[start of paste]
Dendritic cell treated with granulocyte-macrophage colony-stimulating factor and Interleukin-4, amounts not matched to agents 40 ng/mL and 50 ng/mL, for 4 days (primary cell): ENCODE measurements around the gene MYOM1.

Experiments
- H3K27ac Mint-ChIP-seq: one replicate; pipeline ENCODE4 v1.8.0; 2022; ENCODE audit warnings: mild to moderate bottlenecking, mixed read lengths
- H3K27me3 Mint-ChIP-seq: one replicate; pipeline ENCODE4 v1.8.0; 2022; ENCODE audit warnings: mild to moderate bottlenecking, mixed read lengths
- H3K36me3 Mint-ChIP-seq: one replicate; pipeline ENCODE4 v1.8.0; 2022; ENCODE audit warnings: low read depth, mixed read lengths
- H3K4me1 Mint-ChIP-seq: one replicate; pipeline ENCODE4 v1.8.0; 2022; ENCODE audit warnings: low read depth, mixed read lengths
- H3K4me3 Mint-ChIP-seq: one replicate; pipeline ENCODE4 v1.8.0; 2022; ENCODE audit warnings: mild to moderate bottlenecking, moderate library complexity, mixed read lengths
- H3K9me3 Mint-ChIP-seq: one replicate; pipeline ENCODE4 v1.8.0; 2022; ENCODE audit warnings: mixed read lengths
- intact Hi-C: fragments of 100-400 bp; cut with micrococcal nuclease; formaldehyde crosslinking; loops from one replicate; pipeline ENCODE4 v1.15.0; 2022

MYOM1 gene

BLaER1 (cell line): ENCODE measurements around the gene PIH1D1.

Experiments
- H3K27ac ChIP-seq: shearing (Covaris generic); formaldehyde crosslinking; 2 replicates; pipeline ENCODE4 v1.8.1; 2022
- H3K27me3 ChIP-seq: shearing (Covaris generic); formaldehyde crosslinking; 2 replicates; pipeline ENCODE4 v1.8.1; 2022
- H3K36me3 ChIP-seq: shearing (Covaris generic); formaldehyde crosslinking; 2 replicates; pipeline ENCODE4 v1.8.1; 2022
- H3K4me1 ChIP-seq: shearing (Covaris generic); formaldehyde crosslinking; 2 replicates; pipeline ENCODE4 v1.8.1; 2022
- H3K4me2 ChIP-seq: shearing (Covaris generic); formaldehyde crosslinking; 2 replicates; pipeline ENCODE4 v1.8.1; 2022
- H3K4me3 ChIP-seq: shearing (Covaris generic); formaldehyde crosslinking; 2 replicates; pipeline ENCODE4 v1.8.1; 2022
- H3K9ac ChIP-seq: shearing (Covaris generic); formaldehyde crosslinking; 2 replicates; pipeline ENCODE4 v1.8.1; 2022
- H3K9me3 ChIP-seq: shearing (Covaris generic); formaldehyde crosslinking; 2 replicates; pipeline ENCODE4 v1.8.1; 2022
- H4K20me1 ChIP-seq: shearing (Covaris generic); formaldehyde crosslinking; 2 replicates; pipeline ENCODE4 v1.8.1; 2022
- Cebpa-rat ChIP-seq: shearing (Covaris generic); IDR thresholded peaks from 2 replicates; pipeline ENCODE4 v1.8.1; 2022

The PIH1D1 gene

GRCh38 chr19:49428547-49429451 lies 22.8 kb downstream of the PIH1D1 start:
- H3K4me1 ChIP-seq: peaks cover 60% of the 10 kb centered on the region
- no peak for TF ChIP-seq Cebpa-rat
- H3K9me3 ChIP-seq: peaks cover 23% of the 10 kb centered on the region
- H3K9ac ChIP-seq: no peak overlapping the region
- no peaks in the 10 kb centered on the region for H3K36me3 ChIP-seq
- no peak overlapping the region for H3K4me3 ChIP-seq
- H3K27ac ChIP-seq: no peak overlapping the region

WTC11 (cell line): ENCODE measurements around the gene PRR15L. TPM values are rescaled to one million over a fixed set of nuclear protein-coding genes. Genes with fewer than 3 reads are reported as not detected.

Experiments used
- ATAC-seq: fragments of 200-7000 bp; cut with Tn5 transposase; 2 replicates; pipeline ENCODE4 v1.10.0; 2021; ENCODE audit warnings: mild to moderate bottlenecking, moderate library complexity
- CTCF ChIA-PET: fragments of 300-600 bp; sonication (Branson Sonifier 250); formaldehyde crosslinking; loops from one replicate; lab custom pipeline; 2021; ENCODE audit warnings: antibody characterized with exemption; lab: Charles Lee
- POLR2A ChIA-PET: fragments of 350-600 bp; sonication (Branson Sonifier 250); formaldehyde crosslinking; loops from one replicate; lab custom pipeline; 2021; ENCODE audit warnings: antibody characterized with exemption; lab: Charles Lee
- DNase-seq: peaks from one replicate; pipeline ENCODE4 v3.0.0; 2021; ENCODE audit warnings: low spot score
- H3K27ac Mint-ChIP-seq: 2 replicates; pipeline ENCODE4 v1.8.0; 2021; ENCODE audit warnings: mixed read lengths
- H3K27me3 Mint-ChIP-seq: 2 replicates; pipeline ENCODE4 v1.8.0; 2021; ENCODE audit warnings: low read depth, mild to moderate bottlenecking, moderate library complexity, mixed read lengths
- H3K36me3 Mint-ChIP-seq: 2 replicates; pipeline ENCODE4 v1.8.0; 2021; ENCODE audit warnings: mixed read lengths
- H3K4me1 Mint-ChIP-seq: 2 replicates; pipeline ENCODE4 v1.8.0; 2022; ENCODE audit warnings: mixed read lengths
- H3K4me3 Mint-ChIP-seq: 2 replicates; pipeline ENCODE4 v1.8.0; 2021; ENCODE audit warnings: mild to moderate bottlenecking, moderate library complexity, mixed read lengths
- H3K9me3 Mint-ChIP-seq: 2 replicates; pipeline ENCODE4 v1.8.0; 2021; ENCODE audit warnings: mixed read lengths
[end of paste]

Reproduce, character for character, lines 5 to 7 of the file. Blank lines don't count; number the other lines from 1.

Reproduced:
- H3K36me3 Mint-ChIP-seq: one replicate; pipeline ENCODE4 v1.8.0; 2022; ENCODE audit warnings: low read depth, mixed read lengths
- H3K4me1 Mint-ChIP-seq: one replicate; pipeline ENCODE4 v1.8.0; 2022; ENCODE audit warnings: low read depth, mixed read lengths
- H3K4me3 Mint-ChIP-seq: one replicate; pipeline ENCODE4 v1.8.0; 2022; ENCODE audit warnings: mild to moderate bottlenecking, moderate library complexity, mixed read lengths